- Reserve Bank of Australia interest rates on hold, despite growth fears
- House prices are falling – will employment rates follow?
- Three weeks to go until Brexit and still no deal
As the fears over a no deal Brexit receded at the end of February, so the fortunes of GBPAUD took off. The monthly low for GBP in the pairing of 1.788 in typical mid-market rates came on 5th February, when the Australian Dollar issued surprise guidance hinting that the next move in interest rates could be a rise. But GBP has since undergone a steady rise, as it seems more likely that the UK and European Union will be able to reach agreement before 29th March. That’s the date that Britain is due to leave the EU. The high of 1.871 came on 28 February and edged higher in early March to 1.872.
RBA interest rates on hold, despite growth fears
The Reserve Bank of Australia (RBA) has kept rates on hold, despite the Australian economy cooling, and warned of ongoing dangers to growth. On Tuesday 5th March, the board left the cash rate unchanged at 1.50% for the 27th time running. RBA Governor, Philip Lowe, says,” The outlook for the global economy remains reasonable, although downside risks have increased. The trade tensions remain a source of uncertainty.”
“In China, the authorities have taken further steps to ease financing conditions, partly in response to slower growth in the economy. Globally, headline inflation rates have moved lower following the earlier decline in oil prices, although core inflation has picked up in a number of economies.”
The Australian Dollar has remained within the narrow range of recent times. While the terms of trade have increased over the past couple of years, they are expected to decline over time, he says.
The labour market remains strong. There has been a significant increase in employment and the unemployment rate is at 5%. A further decline in the unemployment rate to 4.75% per cent is expected over the next couple of years. The vacancy rate is high and there are reports of skills shortages in some areas.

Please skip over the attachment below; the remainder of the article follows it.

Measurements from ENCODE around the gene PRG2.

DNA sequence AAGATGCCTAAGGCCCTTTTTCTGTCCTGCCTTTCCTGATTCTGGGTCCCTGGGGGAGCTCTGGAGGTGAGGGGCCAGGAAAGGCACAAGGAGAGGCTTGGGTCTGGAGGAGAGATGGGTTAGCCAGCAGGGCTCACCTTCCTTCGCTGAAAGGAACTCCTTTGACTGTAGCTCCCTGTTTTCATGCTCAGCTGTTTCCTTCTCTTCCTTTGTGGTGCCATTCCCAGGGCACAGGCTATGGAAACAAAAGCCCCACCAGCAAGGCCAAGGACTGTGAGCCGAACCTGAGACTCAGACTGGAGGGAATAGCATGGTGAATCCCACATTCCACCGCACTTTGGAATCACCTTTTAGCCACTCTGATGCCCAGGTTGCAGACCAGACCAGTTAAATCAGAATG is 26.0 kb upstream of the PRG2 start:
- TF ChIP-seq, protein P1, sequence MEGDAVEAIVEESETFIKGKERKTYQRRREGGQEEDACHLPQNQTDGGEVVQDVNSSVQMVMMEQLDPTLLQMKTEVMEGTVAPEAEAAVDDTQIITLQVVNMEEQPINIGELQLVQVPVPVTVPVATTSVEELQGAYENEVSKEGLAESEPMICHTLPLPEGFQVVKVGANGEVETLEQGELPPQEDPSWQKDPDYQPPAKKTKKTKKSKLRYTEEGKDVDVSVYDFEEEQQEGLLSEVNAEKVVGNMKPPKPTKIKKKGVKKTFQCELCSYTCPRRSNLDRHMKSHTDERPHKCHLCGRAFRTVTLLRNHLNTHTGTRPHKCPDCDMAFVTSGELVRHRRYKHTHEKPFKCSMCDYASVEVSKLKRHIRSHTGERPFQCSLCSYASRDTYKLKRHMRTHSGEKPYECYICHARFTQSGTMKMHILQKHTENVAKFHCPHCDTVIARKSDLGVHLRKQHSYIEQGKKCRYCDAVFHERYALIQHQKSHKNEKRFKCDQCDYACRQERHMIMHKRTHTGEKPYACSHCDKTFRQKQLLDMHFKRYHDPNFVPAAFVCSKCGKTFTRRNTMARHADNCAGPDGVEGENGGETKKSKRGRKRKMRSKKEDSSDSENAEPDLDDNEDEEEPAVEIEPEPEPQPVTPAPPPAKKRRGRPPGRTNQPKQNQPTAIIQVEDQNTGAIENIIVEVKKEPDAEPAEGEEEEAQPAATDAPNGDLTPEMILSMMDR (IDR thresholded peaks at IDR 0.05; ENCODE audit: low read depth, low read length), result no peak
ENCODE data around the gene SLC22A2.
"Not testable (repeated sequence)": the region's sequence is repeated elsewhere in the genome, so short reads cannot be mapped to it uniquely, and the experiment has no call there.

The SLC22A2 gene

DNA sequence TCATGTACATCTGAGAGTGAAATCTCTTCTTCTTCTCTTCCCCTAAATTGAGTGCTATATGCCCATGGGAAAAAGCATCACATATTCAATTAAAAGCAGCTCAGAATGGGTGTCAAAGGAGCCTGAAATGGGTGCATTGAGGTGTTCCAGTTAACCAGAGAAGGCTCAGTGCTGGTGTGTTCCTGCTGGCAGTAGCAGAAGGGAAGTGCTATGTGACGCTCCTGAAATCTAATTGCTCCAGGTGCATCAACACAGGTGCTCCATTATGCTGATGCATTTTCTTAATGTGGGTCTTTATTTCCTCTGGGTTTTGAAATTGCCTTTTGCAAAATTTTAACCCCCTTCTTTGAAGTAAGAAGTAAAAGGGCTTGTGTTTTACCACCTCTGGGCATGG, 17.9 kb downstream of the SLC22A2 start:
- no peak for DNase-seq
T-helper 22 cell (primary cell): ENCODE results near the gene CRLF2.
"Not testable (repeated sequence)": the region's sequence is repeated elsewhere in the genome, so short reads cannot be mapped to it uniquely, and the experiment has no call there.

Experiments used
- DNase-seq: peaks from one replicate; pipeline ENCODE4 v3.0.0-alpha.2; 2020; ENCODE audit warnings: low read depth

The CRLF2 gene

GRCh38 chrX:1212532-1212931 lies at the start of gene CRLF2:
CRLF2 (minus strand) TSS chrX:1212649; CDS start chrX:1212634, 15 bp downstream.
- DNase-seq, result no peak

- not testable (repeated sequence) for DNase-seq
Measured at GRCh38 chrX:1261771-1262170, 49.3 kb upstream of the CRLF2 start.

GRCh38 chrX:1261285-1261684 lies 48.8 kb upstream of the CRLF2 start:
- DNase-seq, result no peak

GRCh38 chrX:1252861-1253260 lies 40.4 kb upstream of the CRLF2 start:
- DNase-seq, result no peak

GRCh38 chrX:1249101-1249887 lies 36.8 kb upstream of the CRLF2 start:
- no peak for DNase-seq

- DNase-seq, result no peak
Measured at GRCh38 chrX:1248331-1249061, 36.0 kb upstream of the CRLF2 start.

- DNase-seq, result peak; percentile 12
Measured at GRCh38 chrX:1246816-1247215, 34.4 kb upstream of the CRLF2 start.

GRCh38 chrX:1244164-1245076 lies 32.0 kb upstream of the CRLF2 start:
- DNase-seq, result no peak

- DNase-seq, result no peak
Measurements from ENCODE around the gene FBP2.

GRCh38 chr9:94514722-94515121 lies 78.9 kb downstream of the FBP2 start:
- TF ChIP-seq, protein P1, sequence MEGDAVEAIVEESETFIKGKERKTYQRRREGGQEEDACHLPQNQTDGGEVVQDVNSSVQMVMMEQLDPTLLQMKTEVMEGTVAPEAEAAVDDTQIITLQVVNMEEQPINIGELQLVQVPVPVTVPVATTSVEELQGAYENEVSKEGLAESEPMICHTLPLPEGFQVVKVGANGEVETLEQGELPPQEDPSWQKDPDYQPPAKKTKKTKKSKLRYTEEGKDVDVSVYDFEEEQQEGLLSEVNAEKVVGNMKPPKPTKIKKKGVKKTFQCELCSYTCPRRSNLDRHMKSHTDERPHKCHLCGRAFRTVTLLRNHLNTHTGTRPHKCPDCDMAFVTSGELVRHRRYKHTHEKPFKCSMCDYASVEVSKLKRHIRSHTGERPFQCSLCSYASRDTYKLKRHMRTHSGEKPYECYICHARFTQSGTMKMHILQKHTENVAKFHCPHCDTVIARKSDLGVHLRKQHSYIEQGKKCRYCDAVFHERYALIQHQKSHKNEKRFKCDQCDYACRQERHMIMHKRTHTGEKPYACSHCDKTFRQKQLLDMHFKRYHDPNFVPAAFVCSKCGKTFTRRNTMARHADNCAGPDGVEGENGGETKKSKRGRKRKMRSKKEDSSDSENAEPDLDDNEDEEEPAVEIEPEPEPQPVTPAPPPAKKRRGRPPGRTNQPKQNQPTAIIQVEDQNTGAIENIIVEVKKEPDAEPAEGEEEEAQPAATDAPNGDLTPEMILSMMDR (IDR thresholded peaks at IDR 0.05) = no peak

Other indicators suggest growth in the Australian economy slowed over the second half of 2018, he explains. “The central scenario is still for the Australian economy to grow by around 3% this year. The growth outlook is being supported by rising business investment, higher levels of spending on public infrastructure and increased employment.”
The main domestic uncertainty continues to be the strength of household consumption in the context of weak growth in household income and falling housing prices in some cities. A pick-up in growth in household income is nonetheless expected to support household spending over the next year. The adjustment in the Sydney and Melbourne housing markets is continuing, after the earlier large run-up in prices. Conditions remain soft in both markets and rent inflation remains low. Inflation remains low and stable. The central scenario is for underlying inflation to be 2% this year and 2.25% in 2020.
Headline inflation is expected to decline in the near term because of lower petrol prices. Dr Lowe concludes, “The low level of interest rates is continuing to support the Australian economy. Further progress in reducing unemployment and having inflation return to target is expected, although this progress is likely to be gradual. Taking account of the available information, the Board judged that holding the stance of monetary policy unchanged at this meeting would be consistent with sustainable growth in the economy and achieving the inflation target over time.”
After the announcement, the Aussie gained ground, with GBPAUD falling from 1.86 to around 1.85 before recovering a little.
House prices are falling – will employment rates follow?
Home values in Australian have fallen 6.3% in the year to February, according to figures from CoreLogic. That’s the biggest decline in median prices since the Global Financial Crash. The median value is now $524,478. Even so, prices are still 18% higher than five years ago. Values in Sydney fell 10.4% year-on-year to $789,339, the first double-digit drop in more than 35 years. The average Australian property is being sold for 5.7% less than the original listing price, a six-year low. The worry for economists, is that were house price trends lead, employment rates often follow. In fact, in January 2019, employment growth slowed from 3.5% to 2.2%. in just over a year. And in February, Australian job adverts fell 4.3% year-on-year, the fourth decline in a row and the sharpest for five years.